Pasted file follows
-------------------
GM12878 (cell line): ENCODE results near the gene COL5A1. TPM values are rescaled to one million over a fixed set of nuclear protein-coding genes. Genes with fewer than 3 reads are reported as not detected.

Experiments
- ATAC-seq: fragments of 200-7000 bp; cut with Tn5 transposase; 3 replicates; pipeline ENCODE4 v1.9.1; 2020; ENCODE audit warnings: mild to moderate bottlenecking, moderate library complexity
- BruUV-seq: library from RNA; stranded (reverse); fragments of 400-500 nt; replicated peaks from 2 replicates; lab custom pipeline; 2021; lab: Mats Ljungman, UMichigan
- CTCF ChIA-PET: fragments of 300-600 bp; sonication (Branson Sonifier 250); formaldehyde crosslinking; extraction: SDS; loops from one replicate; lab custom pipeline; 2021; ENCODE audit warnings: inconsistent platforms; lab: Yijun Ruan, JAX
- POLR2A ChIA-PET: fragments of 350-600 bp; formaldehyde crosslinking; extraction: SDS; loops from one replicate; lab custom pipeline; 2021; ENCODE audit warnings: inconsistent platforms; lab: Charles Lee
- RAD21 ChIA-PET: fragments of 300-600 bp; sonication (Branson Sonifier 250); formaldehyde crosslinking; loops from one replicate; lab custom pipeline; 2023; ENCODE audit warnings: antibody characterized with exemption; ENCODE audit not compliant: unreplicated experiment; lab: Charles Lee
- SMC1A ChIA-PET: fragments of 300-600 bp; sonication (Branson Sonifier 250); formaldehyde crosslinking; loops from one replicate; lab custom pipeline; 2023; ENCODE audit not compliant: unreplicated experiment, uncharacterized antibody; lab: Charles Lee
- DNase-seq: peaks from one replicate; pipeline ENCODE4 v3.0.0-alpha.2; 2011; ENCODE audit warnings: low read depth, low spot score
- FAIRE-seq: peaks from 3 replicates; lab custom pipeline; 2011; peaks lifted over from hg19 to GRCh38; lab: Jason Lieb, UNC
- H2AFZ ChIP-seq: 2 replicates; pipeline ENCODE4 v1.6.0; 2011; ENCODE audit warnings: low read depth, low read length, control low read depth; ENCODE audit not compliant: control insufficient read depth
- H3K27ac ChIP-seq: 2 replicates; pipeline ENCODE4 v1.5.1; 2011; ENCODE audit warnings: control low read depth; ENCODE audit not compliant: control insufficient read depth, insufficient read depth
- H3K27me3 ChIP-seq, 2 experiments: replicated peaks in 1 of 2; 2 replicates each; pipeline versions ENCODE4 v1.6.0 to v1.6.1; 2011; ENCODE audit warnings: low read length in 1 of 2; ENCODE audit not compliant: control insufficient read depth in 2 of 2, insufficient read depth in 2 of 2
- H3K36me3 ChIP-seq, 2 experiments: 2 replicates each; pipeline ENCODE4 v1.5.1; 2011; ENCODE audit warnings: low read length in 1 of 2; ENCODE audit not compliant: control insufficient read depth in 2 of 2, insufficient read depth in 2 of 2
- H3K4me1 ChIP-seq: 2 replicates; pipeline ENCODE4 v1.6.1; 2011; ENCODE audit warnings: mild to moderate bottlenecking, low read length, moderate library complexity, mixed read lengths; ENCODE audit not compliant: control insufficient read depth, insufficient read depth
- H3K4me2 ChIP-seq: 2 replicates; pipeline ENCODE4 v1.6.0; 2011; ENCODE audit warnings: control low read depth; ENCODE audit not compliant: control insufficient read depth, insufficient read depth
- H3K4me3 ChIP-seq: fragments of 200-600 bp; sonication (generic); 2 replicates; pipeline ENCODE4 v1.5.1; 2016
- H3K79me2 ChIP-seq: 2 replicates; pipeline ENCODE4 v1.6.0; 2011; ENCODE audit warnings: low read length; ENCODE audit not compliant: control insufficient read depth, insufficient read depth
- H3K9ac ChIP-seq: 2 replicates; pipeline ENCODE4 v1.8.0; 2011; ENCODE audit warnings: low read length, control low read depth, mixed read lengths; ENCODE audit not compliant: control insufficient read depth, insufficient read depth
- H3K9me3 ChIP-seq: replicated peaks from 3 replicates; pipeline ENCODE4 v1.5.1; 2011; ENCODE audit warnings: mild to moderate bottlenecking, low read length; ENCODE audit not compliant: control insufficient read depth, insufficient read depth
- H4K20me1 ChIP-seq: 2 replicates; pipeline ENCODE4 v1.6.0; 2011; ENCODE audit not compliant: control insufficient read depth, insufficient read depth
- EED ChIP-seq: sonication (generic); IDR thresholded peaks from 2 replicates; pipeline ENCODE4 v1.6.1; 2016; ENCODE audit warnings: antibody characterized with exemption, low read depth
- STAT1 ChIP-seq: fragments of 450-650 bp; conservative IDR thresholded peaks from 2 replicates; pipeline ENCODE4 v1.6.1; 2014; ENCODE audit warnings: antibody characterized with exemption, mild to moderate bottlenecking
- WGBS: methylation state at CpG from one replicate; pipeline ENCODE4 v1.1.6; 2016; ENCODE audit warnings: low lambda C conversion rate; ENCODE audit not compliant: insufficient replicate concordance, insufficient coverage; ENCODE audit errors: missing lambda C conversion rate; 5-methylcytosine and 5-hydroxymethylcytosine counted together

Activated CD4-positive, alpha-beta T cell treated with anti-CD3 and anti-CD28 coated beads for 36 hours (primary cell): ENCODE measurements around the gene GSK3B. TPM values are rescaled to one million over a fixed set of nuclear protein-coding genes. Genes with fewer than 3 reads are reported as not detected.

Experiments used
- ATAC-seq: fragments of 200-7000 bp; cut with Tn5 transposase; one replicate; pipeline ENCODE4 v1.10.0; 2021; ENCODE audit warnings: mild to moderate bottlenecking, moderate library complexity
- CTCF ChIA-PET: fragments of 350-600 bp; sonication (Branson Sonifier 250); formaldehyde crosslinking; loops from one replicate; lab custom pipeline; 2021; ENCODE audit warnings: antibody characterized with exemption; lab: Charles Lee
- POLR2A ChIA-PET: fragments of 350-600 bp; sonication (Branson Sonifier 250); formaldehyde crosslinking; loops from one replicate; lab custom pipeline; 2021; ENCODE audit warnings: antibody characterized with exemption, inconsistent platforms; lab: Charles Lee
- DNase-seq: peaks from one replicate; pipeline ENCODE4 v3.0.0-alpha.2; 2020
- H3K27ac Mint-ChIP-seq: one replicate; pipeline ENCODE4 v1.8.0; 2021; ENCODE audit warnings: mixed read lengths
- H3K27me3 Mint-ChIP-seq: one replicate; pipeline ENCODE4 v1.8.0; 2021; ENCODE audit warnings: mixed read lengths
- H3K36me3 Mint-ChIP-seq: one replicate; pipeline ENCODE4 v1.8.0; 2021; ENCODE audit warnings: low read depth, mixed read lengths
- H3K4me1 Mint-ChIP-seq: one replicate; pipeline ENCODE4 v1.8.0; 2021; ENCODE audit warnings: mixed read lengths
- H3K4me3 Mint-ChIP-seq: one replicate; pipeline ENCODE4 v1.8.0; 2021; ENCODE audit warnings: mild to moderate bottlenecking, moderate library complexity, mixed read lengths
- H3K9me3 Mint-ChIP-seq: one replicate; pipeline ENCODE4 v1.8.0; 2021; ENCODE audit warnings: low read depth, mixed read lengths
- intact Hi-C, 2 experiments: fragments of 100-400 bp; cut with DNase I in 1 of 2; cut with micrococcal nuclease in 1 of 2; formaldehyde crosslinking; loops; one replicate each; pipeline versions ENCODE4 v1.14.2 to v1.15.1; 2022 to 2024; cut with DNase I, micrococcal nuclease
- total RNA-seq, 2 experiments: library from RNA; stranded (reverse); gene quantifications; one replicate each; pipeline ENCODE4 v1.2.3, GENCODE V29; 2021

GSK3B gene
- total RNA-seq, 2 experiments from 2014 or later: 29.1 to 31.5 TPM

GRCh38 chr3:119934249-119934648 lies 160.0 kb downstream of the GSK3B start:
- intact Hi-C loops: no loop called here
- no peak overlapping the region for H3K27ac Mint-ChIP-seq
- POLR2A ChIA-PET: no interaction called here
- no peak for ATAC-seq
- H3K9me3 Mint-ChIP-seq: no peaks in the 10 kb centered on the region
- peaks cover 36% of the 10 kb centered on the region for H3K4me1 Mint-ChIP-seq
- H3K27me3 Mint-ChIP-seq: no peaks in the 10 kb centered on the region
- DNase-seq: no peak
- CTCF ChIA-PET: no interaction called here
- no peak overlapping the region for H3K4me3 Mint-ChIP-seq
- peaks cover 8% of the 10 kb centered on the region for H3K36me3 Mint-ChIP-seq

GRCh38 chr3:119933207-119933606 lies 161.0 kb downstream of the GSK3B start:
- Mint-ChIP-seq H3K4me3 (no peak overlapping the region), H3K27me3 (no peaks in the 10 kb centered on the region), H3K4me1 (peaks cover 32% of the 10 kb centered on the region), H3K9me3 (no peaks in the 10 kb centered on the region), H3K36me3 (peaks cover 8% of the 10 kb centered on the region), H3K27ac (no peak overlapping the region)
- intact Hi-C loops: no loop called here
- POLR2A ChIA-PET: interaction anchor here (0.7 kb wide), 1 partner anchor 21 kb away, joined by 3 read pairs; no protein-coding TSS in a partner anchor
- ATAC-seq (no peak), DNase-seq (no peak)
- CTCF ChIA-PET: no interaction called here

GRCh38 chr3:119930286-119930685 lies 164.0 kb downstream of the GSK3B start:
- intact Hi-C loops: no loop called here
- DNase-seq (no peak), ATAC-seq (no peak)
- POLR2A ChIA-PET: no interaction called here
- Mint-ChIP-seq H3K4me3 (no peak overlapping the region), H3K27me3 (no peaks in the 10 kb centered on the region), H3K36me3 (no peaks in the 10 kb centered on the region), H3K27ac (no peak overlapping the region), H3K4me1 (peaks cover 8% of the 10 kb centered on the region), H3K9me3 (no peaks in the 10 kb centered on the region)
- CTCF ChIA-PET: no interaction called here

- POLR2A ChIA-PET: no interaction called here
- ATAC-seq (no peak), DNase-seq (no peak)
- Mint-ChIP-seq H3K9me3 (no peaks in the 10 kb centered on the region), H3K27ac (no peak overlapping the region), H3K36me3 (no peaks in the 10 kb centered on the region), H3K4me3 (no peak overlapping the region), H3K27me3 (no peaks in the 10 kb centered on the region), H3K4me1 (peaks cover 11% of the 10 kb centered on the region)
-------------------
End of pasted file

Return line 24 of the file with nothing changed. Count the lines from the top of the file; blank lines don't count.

- WGBS: methylation state at CpG from one replicate; pipeline ENCODE4 v1.1.6; 2016; ENCODE audit warnings: low lambda C conversion rate; ENCODE audit not compliant: insufficient replicate concordance, insufficient coverage; ENCODE audit errors: missing lambda C conversion rate; 5-methylcytosine and 5-hydroxymethylcytosine counted together